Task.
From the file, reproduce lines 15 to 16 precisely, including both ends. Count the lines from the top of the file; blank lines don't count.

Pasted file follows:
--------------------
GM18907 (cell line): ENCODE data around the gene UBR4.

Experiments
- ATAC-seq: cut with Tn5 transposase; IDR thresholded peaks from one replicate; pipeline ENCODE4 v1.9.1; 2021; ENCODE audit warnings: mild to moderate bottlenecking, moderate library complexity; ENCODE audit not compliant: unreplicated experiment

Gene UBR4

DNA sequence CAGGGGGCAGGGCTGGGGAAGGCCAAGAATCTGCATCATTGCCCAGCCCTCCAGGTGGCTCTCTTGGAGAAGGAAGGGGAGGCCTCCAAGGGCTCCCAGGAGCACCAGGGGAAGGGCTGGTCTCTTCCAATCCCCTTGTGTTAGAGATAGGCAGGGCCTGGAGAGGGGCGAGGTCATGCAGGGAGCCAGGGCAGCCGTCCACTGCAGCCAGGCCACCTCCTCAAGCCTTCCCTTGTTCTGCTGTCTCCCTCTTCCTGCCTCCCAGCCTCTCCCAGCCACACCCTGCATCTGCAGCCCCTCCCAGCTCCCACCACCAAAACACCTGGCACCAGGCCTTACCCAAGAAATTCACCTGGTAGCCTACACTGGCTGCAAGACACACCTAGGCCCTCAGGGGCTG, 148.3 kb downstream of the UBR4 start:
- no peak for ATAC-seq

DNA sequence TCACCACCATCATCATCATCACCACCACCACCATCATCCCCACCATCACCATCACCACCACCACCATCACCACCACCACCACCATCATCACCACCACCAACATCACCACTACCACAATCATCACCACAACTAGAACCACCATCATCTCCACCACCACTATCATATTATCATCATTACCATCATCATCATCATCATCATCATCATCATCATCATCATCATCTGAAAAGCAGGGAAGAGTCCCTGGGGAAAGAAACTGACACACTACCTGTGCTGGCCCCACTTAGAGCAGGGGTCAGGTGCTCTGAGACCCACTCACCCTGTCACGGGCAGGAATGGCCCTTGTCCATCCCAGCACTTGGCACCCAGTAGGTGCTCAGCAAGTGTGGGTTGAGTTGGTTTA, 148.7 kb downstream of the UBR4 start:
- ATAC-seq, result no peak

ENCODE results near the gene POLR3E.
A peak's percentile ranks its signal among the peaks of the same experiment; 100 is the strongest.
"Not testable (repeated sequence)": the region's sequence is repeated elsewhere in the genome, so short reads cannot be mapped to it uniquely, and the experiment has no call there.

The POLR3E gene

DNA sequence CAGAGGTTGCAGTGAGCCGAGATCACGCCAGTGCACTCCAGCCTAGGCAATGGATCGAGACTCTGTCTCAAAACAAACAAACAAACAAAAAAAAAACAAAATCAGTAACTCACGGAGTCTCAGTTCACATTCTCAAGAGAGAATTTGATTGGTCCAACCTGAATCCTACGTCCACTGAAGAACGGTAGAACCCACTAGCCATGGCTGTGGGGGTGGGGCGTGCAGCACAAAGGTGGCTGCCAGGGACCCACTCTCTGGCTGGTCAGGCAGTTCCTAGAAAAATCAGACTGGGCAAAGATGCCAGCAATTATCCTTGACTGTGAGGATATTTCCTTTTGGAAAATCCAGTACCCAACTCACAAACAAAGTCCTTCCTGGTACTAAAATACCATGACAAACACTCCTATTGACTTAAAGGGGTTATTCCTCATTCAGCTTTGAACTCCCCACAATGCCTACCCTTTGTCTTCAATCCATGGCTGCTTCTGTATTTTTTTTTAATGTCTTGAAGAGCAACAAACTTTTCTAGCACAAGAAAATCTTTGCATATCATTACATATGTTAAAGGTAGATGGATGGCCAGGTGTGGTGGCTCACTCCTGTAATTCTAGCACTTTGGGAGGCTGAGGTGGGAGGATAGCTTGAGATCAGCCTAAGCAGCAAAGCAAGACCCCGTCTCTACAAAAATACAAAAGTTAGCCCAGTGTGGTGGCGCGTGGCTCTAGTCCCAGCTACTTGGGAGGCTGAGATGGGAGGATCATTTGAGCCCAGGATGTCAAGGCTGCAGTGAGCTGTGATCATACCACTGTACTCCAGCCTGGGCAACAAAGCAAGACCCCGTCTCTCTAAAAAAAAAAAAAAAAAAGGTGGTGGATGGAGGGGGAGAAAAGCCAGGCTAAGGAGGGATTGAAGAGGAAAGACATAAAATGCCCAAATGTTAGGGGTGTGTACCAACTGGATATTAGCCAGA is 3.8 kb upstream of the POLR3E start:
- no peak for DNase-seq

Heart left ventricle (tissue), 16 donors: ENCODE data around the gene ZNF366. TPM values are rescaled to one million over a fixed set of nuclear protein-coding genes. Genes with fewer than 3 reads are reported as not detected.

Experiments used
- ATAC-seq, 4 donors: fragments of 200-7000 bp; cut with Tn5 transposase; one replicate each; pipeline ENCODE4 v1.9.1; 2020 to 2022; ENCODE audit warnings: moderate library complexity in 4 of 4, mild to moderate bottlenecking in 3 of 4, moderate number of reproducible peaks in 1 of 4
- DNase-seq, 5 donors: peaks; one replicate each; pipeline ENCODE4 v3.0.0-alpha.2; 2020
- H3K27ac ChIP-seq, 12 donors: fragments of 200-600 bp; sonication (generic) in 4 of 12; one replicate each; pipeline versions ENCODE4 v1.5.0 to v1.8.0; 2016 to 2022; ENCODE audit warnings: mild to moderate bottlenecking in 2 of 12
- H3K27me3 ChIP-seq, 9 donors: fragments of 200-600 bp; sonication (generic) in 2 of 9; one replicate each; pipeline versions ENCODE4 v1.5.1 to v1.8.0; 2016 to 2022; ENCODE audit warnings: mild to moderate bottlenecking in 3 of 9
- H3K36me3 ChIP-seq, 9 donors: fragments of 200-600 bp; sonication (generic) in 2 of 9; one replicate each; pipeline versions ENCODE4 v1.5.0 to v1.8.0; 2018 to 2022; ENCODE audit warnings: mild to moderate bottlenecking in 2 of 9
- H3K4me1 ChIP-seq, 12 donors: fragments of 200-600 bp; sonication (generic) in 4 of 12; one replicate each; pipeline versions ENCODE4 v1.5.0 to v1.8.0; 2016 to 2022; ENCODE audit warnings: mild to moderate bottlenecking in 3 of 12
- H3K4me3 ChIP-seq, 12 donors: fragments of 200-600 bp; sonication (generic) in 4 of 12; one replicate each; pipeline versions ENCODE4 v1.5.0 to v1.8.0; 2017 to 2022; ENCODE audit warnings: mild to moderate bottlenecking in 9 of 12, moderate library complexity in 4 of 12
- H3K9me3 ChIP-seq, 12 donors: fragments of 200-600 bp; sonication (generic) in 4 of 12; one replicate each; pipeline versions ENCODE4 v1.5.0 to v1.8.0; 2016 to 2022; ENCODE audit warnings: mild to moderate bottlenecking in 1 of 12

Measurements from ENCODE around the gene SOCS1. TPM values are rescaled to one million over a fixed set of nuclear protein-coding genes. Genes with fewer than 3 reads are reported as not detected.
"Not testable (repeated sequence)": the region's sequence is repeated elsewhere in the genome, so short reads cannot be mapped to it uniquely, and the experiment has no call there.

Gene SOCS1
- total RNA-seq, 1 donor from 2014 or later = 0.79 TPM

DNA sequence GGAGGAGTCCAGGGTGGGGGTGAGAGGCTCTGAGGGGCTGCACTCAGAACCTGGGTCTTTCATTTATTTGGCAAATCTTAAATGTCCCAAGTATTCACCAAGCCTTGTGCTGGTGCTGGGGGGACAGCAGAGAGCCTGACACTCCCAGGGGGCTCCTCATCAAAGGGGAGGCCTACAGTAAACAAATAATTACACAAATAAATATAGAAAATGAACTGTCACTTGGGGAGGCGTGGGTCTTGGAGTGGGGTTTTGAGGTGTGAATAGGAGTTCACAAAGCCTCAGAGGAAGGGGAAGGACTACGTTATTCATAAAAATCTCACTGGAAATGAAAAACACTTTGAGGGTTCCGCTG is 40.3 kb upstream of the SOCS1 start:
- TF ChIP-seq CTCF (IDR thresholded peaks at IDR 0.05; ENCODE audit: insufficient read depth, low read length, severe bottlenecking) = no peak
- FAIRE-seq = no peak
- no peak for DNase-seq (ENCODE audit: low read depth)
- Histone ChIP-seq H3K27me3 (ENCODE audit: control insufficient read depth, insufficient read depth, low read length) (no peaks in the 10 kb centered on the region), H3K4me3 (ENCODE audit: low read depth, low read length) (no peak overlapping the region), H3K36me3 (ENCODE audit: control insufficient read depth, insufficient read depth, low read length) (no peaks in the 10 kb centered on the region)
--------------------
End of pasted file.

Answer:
Heart left ventricle (tissue), 16 donors: ENCODE data around the gene ZNF366. TPM values are rescaled to one million over a fixed set of nuclear protein-coding genes. Genes with fewer than 3 reads are reported as not detected.

Experiments used